This will be the first time the two sides meet this season.

Key players

Look for a special contribution from Steve Hobson, who has announced that this will be his last game for the club. His first was also against Parramatta (when he marked his debut by scoring 240). He was player of the match in the last grand final University’s Seconds won, four seasons ago. David Miller and Max Hope have made critical interventions with both bat and ball in recent weeks, while Ben Joy continues to demonstrate his knack for taking wickets at important moments. For Parramatta, Abishek Talwar has scored two hundreds in Seconds this year, and showed good form with 56 in the semi-final. Tim and Will Affleck add experience to the top order. Shane Cassel, who has played half a dozen First Grade games this season, is a former Australian Under-19 leg spinner and a genuine attacking threat.

Third Grade

Over the last few years, Sydney University and Easts have been consistently the two strongest sides in Third Grade, so it’s no surprise that they meet again in this year’s grand final at Coogee Oval.

The form

Inconclusive. The teams did play each other in Round Two, but after University reached 8 for 293 on the first day, rain washed out the second.

Key men

University looks strong in all departments of the game, with Jack Hill, Ben Larkin and Charles Litchfield forming a powerful top order, while Matt Moran usually demoralises Third Grade bowlers. Josh Toyer and Lewis McMahon use the new ball well, and Tom Kierath approaches the last game of a stellar career in phenomenal form - his last three matches have produced 5-19, 54 not out and 4-7. Experienced Easts captain Mark Morley has powered his side through the finals, following his 5-75 against Parramatta with 115 not out and 3-22 against Manly. He’s the leading run-scorer in Thirds this season, with 584 (Jack Hill and Charles Litchfield have also passed 500) and also has more wickets (37) than anyone else. Tom Gallop, Jack Remond, Will Lawrance and Jonathon Smith are other players in the Dolphins’ side with First Grade experience.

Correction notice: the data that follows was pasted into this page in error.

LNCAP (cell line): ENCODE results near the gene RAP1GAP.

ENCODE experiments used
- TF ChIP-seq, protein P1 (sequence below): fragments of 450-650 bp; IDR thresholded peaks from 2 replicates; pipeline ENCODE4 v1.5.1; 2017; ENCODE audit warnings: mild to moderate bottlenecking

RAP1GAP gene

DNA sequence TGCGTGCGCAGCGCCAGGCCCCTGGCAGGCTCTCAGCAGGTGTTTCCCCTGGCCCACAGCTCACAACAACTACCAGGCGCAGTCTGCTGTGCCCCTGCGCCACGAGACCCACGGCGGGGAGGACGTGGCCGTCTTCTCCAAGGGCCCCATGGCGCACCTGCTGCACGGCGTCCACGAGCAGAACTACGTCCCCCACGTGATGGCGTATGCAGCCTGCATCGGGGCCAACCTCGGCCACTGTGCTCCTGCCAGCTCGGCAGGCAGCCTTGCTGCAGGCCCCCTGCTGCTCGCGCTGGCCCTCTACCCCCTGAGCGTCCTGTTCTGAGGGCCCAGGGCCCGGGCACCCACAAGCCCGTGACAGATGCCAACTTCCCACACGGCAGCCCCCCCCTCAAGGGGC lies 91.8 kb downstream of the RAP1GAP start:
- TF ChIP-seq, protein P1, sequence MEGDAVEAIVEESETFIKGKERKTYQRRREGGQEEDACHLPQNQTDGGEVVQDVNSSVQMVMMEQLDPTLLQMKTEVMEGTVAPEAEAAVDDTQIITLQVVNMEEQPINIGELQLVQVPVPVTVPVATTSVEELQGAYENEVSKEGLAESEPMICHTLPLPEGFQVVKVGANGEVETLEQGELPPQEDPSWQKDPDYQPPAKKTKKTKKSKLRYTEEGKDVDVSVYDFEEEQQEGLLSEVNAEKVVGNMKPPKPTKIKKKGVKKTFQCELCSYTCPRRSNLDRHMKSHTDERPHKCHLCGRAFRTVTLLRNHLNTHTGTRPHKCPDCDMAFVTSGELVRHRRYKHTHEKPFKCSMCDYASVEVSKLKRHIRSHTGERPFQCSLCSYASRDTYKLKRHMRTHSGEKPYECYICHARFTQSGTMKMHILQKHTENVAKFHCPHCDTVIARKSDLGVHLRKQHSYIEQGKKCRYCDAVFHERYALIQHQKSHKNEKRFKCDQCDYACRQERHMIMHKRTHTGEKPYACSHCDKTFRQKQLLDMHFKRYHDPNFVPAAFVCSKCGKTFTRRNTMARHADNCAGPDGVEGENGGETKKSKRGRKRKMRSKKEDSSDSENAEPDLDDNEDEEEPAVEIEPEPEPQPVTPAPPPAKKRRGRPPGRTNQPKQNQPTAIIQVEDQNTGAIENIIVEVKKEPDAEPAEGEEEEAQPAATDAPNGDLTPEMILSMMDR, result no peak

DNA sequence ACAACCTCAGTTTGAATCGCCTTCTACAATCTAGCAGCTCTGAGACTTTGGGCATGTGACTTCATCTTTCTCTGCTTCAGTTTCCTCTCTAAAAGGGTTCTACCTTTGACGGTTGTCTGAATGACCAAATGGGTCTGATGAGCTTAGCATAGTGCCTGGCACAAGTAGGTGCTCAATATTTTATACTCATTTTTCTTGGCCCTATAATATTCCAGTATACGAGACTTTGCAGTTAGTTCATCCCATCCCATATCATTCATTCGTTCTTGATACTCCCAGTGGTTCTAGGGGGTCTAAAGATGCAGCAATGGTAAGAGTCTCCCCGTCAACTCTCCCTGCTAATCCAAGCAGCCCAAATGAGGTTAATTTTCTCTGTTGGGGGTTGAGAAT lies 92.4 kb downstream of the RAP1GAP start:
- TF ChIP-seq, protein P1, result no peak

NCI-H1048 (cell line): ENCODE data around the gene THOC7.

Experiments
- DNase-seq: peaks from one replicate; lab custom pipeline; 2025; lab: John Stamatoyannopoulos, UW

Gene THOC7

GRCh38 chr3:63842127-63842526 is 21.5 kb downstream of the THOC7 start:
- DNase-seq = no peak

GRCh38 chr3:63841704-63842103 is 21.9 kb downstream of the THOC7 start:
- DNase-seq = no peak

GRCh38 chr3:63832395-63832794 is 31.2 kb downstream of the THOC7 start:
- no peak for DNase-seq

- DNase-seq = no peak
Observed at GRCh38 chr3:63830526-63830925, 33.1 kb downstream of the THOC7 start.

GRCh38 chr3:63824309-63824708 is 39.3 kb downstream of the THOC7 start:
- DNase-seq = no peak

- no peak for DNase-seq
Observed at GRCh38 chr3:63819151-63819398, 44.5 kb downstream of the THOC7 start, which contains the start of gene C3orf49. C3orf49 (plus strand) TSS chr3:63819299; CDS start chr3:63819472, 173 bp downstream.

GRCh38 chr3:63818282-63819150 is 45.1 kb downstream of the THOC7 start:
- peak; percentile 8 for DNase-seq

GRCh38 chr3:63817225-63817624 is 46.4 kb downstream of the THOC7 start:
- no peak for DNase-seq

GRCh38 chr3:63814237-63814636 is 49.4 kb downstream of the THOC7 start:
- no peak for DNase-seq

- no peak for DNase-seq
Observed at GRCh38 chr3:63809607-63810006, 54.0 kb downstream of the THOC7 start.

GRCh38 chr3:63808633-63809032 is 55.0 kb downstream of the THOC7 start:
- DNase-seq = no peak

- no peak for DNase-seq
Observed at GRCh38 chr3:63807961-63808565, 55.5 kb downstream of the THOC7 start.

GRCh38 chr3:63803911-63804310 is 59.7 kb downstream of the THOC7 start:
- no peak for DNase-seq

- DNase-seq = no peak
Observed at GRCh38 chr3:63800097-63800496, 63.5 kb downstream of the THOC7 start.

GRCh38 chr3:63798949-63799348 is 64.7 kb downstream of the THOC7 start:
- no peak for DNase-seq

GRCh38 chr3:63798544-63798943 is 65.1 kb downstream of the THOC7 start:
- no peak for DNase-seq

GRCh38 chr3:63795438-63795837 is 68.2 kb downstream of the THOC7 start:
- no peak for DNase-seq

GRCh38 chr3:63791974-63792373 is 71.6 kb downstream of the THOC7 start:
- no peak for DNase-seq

The Semi Final: History and Hope

The Semi Final: History and Hope

The spires of MacLaurin Hall tower over the University in the distance.

It’s a sultry March Sunday.

Kids no more than 12 years old, with shirts, on which  the University badge sits proudly, are kicking soccer balls on the Arena. Undergraduates of the future? Here is hope.

 A year ago, Sydney University CC met Sydney CC in the 1st Grade semi final on this same ground on the same weekend. A year ago, University won by 298 runs after batting well into Sunday, having faced almost 124 overs. That’s history but today, University again bats  into the 124th over.